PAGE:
Purple Urkel is a clone-only strain that seems to be the rage among medical clubs and cannabis connoisseurs. Danny Danko asked me to do some research on the popular strain and report on our current project using an Urkel clone mother. Purple Urkel is known for growing somewhat slowly, but its other traits make it very desirable. It turns an amazing purple late in bloom, possesses the most amazing grape/lavender flavor and gives a nice strong stone. But where did it come from?
Purple Urkel or Humboldt Purple (a.k.a. Purple Urple) has been growing in southern Humboldt County since approximately 1989. The Mendo cats are responsible for renaming it “Lavender,” among several other names. A good friend, White Trash Redneck, has grown the Mendocino Lavender cut side by side with the Humboldt Purple Urple/Urkel—as well as the Bridgeville Black Afghan, Nepalese Purple, Pakistani Purple Kush and Tooty Fruity Purple—and he swears they’re all the same cut, renamed.
White Trash Redneck also went on to tell me that the Humboldt Purple cut seems to be an old-school IBL, or Inbred Line, making it ideal for use in breeding projects. He’s bred more than 20 Urkel hybrids and has been impressed with all of them. I’ve discovered quite a few other Purples that are likely the same cut as well, going by such names as Garberville Purple Kush (a.k.a. Swerve’s Cut), Mendocino PK and Kyle Kushman’s PK. An Internet source I’ll leave unnamed says about Kyle’s PK:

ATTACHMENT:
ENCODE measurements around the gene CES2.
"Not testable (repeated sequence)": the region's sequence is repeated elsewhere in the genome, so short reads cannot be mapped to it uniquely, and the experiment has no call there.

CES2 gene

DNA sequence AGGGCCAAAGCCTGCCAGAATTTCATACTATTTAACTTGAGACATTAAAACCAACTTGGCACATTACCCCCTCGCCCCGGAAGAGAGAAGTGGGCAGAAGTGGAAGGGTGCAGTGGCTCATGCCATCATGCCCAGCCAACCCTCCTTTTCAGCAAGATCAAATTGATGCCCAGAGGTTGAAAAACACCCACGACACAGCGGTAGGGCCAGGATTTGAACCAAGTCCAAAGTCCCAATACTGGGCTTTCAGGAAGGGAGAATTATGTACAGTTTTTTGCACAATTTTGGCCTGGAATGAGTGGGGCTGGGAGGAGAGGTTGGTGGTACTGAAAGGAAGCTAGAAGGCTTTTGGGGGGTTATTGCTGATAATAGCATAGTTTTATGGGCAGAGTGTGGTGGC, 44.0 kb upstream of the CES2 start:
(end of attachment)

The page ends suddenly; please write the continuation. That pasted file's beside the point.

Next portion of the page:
Kyle Kushman’s “Purple Kush” is the plant that made Kushman famous after a photograph of the Kush made the cover of the New York Times Magazine about 12 years ago.The magazine is not a weed-centric publication, and the article stated how much real money is made by indoor gardening based on black-market forces and the technology that was in place then (grow lights, seeds, hydro systems, etc). In the article the grower (presumably Kyle) states that the plant was found in a group of Northern Lights x Purple Indica seeds. Kyle was living out east at the time and soon became a writer for HIGH TIMES.
I would assume that the Mendocino and Garberville versions are the exact same, as this is prime herb-growing country here in North Cali, and it would be really easy for one grower to give a clone to another fellow grower. The Emerald Triangle (Humboldt, Mendocino and Trinity Counties) is known for the quantity of MJ it produces, both indoor and outdoor.